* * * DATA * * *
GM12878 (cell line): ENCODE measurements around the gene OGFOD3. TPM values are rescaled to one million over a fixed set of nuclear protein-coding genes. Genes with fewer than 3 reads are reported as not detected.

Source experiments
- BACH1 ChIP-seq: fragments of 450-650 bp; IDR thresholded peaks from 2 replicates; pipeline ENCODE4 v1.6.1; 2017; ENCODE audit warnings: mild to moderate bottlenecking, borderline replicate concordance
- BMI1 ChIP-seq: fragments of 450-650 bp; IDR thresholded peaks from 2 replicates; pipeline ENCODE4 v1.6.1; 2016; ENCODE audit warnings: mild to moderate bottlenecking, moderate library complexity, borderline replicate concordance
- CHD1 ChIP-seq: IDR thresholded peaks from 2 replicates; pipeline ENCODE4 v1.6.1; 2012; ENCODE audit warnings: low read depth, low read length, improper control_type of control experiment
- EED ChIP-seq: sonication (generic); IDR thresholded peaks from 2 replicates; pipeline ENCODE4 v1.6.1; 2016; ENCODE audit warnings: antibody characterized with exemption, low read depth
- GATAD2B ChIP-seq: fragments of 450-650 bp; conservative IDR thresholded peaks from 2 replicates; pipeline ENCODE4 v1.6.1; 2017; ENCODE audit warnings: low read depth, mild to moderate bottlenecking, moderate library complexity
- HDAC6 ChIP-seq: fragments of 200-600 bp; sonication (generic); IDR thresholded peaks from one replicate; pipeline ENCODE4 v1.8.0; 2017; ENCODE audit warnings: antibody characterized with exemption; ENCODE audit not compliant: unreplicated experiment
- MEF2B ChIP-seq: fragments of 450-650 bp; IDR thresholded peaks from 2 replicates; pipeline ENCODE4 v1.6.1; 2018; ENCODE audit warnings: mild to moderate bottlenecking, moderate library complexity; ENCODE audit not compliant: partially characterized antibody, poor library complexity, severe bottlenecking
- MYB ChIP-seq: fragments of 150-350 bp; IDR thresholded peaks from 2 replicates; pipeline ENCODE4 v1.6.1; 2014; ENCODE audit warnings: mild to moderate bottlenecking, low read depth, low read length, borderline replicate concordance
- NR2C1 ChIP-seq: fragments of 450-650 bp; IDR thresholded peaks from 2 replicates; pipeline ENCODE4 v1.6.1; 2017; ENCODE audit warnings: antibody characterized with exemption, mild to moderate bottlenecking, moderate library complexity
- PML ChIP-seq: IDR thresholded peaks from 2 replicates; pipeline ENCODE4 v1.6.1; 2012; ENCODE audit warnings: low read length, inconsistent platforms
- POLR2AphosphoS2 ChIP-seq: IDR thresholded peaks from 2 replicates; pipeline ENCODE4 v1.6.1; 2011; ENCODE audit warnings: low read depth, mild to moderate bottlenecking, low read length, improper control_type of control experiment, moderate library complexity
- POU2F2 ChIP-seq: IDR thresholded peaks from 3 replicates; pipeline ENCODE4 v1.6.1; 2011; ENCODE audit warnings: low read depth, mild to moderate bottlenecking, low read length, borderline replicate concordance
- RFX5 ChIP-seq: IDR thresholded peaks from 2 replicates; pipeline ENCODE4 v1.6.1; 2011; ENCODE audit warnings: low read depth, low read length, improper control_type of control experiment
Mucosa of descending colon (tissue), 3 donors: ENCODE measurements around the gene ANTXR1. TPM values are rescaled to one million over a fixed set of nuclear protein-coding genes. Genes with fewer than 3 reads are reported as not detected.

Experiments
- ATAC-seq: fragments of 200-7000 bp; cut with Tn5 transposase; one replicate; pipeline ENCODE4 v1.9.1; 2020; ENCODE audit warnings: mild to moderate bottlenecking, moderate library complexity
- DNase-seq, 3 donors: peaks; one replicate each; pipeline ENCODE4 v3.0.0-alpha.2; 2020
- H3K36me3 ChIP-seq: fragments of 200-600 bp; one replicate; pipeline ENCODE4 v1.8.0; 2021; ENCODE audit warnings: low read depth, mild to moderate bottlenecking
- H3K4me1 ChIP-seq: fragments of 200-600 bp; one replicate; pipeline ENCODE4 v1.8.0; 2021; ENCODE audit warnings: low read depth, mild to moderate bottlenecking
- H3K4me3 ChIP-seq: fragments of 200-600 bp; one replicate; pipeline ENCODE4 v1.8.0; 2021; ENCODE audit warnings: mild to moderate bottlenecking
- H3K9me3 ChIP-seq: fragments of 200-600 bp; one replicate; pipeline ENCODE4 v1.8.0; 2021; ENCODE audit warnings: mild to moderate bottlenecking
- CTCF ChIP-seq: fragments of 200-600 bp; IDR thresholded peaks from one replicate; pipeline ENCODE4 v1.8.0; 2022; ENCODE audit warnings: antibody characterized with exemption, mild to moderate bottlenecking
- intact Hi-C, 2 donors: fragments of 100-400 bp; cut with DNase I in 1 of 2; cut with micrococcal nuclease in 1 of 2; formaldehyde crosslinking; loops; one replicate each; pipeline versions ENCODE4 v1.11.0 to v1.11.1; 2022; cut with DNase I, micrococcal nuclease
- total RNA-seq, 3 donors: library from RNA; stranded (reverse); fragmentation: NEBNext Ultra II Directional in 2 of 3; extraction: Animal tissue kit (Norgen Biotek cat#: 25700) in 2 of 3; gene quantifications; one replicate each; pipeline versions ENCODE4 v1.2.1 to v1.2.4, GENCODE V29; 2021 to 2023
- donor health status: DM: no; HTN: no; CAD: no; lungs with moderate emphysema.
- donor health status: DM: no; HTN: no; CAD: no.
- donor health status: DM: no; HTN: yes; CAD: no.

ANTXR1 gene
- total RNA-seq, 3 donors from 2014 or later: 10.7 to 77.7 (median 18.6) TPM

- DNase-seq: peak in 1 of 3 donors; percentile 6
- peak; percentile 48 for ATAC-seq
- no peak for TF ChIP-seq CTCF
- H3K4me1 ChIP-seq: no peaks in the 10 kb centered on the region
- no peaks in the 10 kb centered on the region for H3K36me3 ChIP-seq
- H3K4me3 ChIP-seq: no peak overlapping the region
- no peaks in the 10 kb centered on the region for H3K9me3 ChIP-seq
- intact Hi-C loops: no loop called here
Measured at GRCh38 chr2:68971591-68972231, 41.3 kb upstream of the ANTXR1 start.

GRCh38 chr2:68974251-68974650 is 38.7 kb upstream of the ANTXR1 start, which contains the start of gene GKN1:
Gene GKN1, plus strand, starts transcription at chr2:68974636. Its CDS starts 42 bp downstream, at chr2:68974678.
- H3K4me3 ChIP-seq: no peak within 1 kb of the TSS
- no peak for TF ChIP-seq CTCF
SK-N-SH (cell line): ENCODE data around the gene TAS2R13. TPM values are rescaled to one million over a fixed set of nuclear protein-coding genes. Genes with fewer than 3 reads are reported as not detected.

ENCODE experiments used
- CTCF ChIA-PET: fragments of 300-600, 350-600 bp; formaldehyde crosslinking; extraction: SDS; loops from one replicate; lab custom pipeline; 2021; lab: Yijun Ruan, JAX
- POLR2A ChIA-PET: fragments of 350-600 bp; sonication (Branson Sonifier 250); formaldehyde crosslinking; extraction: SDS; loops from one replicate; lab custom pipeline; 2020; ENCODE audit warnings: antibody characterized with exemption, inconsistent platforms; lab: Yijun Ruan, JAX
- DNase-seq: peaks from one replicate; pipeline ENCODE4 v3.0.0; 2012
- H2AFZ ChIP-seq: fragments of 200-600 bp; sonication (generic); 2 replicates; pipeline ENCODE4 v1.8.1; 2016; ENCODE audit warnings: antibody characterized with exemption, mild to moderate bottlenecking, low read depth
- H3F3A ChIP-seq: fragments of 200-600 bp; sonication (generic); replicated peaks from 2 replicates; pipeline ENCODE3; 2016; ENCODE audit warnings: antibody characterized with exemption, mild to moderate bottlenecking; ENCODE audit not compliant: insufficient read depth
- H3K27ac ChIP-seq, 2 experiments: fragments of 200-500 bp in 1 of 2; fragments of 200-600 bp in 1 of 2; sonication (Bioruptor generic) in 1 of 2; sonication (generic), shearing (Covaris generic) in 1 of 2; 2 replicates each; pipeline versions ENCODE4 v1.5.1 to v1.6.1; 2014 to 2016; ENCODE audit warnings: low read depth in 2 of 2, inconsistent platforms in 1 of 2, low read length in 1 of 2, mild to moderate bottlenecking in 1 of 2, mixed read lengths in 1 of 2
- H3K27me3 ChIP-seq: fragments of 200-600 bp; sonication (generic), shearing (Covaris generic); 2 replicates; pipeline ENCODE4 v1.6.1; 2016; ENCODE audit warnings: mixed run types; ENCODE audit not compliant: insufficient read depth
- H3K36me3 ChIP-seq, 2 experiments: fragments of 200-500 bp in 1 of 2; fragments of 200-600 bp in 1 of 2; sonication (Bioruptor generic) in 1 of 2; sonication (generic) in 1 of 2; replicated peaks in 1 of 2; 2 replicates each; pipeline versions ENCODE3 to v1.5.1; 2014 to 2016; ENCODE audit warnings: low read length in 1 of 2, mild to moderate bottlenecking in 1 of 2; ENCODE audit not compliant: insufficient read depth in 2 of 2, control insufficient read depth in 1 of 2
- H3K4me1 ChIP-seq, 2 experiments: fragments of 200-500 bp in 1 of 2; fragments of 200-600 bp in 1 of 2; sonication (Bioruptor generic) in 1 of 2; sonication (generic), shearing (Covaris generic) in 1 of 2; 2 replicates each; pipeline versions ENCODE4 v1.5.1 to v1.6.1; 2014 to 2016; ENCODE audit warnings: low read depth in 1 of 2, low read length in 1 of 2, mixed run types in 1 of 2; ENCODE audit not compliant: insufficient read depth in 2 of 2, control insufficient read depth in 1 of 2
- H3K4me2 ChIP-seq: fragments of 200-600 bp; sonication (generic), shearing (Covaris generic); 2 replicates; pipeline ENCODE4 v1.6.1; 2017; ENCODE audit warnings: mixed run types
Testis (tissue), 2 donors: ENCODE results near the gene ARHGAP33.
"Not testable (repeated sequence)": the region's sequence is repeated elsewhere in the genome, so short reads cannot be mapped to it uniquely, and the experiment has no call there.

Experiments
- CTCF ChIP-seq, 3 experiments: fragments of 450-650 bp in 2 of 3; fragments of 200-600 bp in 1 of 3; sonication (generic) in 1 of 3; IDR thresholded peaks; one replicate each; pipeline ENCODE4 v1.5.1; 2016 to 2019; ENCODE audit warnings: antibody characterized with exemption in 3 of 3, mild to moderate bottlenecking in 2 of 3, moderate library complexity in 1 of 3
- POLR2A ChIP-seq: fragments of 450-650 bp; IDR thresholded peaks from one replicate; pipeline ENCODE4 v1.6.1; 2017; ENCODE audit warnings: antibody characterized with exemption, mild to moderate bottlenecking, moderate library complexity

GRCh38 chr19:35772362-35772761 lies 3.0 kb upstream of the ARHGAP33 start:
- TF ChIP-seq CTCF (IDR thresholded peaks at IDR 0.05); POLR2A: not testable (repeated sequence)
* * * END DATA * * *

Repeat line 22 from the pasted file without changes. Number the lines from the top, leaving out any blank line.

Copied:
- H3K4me3 ChIP-seq: fragments of 200-600 bp; one replicate; pipeline ENCODE4 v1.8.0; 2021; ENCODE audit warnings: mild to moderate bottlenecking